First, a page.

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4 january 2008

James L. Swanson's Manhunt is an extremely circumscribed narrative. It really is, as its subtitle advertises, just about "the twelve-day chase for Lincoln's killer." Yet you need relatively little prior knowledge of the lives of Abraham Lincoln or John Wilkes Booth, or of the course of the Civil War, in order to follow the story. Swanson entertains and informs, without padding or providing the kind of voluminous backstory that detracts from the interest of so many historical narratives.

I place Manhunt in the category of "crime" rather than "war & peace." Though its context is the Civil War, the war was effectively over by the time Booth shot Lincoln. The assassin and his fellow consiprators certainly saw their acts as acts of war. By killing Lincoln and the two other intended targets, Secretary of State William Seward and Vice President Andrew Johnson, they would be taking the fight from the battlefield, where the Confederacy had lost, to the streets of Washington, where they might win, or at the least frustrate the victors.

But the Confederate brass didn't see Booth as one of their footsoldiers. Confederate lieutenant general Richard S. Ewell and sixteen other southern generals sent a letter to Ulysses S. Grant the day after the Lincoln died. "We are not assassins, not the allies of assassins, be they from the North or from the South" (174). And Union Secretary of War Edwin Stanton, though he charged the military with pursuing Booth through parts of Maryland and Virginia that were strongly rebel in sympathies and under virtual martial law at the time, stressed the "law" part of the equation over the "martial." By both recent antagonists in the War, Booth was seen as a murderer, not as a warrior.

Booth was eventually killed (while undeniably resisting arrest) by a Union trooper (the impossibly bizarre Boston Corbett). But he was tracked down by a hybrid force of military men, civilian detectives, and Southern informers. The federal cavalry took to the roads like a mounted police force. Interestingly, when Booth was found in a barn in Virginia, the Union cavalry officer in command (Edward P. Doherty) ruled out an immediate military assault on his hiding place, preferring first to negotiate and then to smoke Booth out by setting the building afire. Swanson questions the tactics, noting that the Union army had risked casualties for years. But Doherty, though he failed to take Booth alive, brought his own men out of the action unharmed. The time for calculated risks in battle was over; the time for cautious civilian law enforcement had arrived.

I am struck by the parallels with 9/11/2001, which are not as distant as they might seem. Swanson notes that Booth perpetrated the most shocking crime in American history, and arguably that was still the case until Osama bin Laden perpetrated an even more audacious and costly set of murders 136 years later. Booth was caught twelve days after he shot Lincoln; Osama remains free more than six years later.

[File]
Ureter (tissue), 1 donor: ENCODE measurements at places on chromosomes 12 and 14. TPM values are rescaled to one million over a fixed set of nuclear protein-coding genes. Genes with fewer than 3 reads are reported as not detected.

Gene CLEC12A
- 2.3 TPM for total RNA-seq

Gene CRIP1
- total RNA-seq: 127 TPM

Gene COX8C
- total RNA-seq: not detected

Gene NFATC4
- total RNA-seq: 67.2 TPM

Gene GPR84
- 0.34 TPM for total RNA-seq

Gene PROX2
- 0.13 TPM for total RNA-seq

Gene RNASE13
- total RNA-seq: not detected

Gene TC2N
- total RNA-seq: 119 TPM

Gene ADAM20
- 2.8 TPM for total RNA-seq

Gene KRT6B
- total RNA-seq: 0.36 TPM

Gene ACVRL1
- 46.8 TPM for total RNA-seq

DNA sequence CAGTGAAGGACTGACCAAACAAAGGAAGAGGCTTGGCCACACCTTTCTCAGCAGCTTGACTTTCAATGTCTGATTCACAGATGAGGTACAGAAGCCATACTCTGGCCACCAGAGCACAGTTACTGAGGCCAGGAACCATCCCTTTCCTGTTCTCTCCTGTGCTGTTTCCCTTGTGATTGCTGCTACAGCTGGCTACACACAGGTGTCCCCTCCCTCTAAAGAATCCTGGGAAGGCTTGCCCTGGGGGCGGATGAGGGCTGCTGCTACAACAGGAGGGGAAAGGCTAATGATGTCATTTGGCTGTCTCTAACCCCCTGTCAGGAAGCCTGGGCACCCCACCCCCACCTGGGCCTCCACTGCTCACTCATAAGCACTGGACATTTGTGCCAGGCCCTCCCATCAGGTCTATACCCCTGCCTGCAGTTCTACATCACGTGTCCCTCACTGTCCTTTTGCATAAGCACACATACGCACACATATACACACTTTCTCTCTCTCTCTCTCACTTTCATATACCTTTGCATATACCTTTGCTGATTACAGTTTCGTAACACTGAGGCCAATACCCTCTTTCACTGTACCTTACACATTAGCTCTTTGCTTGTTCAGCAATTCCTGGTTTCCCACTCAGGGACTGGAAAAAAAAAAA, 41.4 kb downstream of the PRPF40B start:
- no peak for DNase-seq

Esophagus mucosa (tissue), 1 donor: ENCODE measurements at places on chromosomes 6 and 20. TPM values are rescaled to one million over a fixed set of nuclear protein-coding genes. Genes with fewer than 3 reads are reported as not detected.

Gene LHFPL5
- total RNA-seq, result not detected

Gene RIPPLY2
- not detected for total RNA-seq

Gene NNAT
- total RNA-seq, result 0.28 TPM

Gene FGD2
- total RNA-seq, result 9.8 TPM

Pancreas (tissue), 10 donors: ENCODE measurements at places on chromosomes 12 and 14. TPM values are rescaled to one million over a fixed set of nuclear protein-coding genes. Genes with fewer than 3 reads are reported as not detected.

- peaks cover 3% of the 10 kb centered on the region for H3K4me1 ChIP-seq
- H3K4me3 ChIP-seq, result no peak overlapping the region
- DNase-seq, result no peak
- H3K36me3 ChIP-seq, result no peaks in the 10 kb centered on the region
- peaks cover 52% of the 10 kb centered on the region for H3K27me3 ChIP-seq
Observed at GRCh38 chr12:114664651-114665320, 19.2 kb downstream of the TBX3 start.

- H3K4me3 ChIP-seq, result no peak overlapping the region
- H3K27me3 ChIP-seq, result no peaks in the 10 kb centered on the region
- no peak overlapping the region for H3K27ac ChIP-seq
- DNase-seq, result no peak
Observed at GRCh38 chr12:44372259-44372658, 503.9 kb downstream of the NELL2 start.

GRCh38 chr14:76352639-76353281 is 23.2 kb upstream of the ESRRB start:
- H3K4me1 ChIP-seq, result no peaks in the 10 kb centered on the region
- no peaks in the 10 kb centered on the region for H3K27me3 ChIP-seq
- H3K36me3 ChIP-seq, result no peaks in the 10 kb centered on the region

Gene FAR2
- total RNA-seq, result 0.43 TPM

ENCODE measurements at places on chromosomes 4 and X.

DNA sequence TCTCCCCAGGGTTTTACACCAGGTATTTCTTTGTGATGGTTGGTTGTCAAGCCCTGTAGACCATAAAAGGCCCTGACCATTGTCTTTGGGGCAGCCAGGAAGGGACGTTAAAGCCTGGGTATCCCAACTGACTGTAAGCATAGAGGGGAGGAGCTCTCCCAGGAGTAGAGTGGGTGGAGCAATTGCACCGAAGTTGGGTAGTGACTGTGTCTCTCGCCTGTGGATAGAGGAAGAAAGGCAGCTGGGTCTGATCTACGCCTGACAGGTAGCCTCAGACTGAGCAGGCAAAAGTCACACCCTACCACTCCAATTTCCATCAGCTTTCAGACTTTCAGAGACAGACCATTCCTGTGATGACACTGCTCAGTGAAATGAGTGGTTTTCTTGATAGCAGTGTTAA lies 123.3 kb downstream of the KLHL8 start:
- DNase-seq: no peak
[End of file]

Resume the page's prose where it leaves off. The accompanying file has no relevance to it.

Obviously, the parallels break down as quickly as they arise. Booth ran to a neighboring state; Osama was halfway around the world. Booth had the help of a few unarmed civilian sympathizers; Osama was protected first by the Taliban government of Afghanistan and later by a vast network of paramilitaries. But it is striking that very soon after the 9/11 crimes, the Bush Administration saw these murders as an act of war. Initially, of course, on September 11th, President Bush framed the response to the attacks much as Secretary Stanton had framed the response to the Booth conspiracy:

The search is underway for those who are behind these evil acts. I've directed the full resources of our intelligence and law enforcement communities to find those responsible and to bring them to justice. We will make no distinction between the terrorists who committed these acts and those who harbor them (11 September 2001)
But soon after, the conversation shifted to a military response, the shadowy "War on Terror" that continues today.
On September the 11th, enemies of freedom committed an act of war against our country . . . Americans should not expect one battle, but a lengthy campaign, unlike any other we have ever seen. It may include dramatic strikes, visible on TV, and covert operations, secret even in success (20 September 2001)

Imagine President Johnson and Secretary Stanton taking the same line in April 1865 that Bush took in September 2001. We might have seen a resumption of military campaigns across the South, initially in search of Booth but then with an increasingly ill-defined agenda of wiping out rebel sentiment across an unreconstructed Confederacy – and the unintended consequence of hardening and perpetuating such resistance. Booth himself might have gone to ground in the hills between North Carolina and Tennessee, and we might have effectively lost heart in the search for him in order to placate a nominally pro-Union governor of one or the other of those states. A year and a half later, we might have seen an invasion of Mexico on the shaky pretext that the Mexican government, sympathetic to Booth, was acquiring the technology to build a fleet of unsinkable monitors with which to launch surprise attacks on our coastal cities. And we might still have been in Mexico in 1872, with no prospect of ever leaving, and Booth as uncaught as ever a thousand miles away.

War is war and crime is crime. Edwin Stanton, for all his dictatorial tendencies, was ultimately unconfused about the distinction. Every Presidential candidate in 2008 should read Manhunt and reacquaint him- or herself with that distinction.

Swanson, James L. Manhunt: The twelve-day chase for Lincoln's killer. New York: Morrow, 2006.